How Troy Tulowitzki's Hip Problems Compare to Those That Derailed A-Rod

Will CarrollSports Injuries Lead WriterAugust 14, 2014

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According to Patrick Saunders of The Denver Post, Colorado Rockies shortstop Troy Tulowitzki will have hip surgery on Friday, ending his 2014 season. He will come up short on plate appearances and will not be eligible to win the batting title, handing the lead over to teammate Justin Morneau.

With outfielder Carlos Gonzalez also likely to be shut down due to injury, per Saunders, the question shifts to the future for Tulowitzki and the Rockies. 

Tulowitzki is expected to have a procedure done to fix the torn labrum in his left hip. This labrum is similar to the one in the shoulder that is often a problem for pitchers. The shoulder (or glenoid) labrum and the hip (or ace tabular) labrum are both thin discs of cartilage that function to cushion and stabilize the ball-and-socket joint. 

When the ball (head of the femur, in Tulowitzki's case) grinds or even impacts the socket, the labrum can get caught in between, damaging the cartilaginous structure. Until recently, this was impossible to diagnose. It usually presented as groin pain and was treated as a strain. Given Tulowitzki's previous problems with sports hernia, he may have had two problems presenting the same way.

The recovery is often cited as between four and six months, but there is a wide variance in the recovery time. Some rehab protocols, such as this one from UW Health, indicate a return as soon as eight weeks. Since most players have the surgery at the end of the season or during the offseason, it's tough to get a true read on returns. A player could be ready to go in February, but with no games until April, two months is often tacked onto the recovery if measured between games.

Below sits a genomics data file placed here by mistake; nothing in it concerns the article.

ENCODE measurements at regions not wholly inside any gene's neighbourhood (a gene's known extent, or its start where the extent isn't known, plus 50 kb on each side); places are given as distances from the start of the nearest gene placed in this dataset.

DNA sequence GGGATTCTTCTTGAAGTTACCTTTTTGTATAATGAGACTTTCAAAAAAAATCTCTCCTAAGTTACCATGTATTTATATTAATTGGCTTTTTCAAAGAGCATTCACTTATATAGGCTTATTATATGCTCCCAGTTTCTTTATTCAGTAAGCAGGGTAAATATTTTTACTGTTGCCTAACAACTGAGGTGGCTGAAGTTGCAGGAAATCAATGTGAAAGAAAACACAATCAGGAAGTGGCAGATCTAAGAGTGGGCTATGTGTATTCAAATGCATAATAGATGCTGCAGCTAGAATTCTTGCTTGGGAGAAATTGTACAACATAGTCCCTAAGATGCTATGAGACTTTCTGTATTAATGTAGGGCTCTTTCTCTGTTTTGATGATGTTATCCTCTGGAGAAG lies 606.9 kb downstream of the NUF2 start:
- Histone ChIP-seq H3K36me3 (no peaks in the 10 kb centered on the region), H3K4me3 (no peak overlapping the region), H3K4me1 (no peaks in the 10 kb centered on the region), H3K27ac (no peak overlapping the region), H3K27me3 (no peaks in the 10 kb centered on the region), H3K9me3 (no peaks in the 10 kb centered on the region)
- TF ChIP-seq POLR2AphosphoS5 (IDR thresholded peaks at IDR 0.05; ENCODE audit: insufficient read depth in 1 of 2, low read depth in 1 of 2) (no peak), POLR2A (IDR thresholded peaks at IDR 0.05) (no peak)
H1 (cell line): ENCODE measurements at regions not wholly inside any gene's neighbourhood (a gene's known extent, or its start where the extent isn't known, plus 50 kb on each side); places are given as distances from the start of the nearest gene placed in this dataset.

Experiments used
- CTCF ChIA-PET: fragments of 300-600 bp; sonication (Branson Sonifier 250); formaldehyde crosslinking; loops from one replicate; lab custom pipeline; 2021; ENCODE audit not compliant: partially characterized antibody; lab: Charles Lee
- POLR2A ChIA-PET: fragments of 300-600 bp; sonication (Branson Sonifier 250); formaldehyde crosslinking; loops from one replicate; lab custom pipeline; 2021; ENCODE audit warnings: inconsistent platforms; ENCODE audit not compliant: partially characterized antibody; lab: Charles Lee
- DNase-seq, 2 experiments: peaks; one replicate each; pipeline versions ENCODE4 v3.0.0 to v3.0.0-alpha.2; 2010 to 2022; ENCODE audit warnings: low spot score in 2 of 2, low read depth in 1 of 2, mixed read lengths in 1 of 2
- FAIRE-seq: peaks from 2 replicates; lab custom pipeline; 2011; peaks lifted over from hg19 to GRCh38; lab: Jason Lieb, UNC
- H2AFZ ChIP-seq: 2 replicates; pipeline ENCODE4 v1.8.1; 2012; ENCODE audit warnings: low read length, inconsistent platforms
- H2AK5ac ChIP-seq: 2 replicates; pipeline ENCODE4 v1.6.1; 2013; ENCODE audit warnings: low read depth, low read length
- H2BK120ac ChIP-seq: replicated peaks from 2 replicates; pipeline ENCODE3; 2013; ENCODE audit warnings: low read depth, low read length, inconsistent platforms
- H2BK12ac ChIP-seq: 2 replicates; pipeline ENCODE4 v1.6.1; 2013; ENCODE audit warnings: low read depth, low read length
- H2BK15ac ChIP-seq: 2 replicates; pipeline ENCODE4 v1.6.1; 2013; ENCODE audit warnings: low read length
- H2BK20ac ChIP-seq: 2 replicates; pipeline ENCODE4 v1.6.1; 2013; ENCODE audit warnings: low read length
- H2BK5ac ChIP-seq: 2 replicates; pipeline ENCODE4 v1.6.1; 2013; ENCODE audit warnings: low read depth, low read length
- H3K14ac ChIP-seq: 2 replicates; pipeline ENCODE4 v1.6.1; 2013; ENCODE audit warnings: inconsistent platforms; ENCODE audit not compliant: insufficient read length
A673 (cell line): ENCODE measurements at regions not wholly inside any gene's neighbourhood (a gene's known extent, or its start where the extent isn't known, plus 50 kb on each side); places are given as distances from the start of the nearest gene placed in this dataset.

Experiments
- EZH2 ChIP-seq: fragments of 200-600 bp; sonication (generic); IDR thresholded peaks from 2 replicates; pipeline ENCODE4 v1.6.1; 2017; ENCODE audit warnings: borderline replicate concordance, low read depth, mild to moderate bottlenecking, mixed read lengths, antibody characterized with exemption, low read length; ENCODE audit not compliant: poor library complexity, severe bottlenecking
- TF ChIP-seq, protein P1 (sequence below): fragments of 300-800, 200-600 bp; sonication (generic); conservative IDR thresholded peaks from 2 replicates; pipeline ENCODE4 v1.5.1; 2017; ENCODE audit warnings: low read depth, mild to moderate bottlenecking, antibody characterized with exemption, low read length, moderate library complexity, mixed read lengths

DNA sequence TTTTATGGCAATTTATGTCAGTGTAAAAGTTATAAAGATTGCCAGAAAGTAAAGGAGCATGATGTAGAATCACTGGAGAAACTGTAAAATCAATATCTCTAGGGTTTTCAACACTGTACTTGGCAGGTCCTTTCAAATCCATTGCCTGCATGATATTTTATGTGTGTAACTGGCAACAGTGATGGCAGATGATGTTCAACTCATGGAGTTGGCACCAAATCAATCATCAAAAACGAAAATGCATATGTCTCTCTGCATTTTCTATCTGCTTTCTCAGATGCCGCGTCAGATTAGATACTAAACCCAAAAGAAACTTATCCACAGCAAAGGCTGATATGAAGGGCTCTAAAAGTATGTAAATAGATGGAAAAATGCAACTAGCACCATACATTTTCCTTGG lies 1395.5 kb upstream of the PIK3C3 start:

The surgery has been very successful, especially in baseball. Dr. Marc Philippon from The Steadman Clinic in Vail, Colorado, pioneered the procedure and has been the go-to surgeon for athletes. Philippon's best-known case is Alex Rodriguez, who had the procedure done on both hips at different times.

While others, such as Philadelphia Phillies second baseman Chase Utley, might be more physically comparable, Rodriguez is often used as a point of comparison. While Rodriguez did have the procedure twice, the surgeries were actually performed differently.

In his first surgery in 2009, Rodriguez had only part of the surgery done. The area was cleaned up, but the labrum itself was not repaired in an attempt to get him on the field quicker. It worked and has held up. He never had that revised.

In 2013, Rodriguez was obviously having issues on the field; it was later revealed that he was fighting through the hip injury that required extensive surgery. He was able to play, but the Biogenesis scandal took him off the field. Physically, however, he has shown no problems.

Bradley C. Bower/Associated Press

A source I spoke with indicated that he believed Rodriguez would not be hampered by the hip now if he were able to play. Rodriguez is expected to return in 2015. 

Tulowitzki is facing an extended period of rehab after surgery, but the signs are all positive. He has come back from similar surgery in the same area without issue. If successful, Tulowitzki should be back on the field for spring training. We will have to watch to see if it costs him any lateral range, but most doctors and athletic trainers I spoke with believe that Tulowitzki will come back near 100 percent.

"I'm looking forward to getting back and playing the game I love," Tulowitzki said Wednesday, via Thomas Harding of "I will do everything I can to perform at a high level for the rest of my career. This should answer a lot of the leg issues I have had in my past."

Given that Tulowitzki has put up MVP-caliber numbers while dealing with a chronic injury, I'm very positive on his successful return. Who knows? Maybe he can be better once his legs are completely healthy, which has to scare some pitchers out there.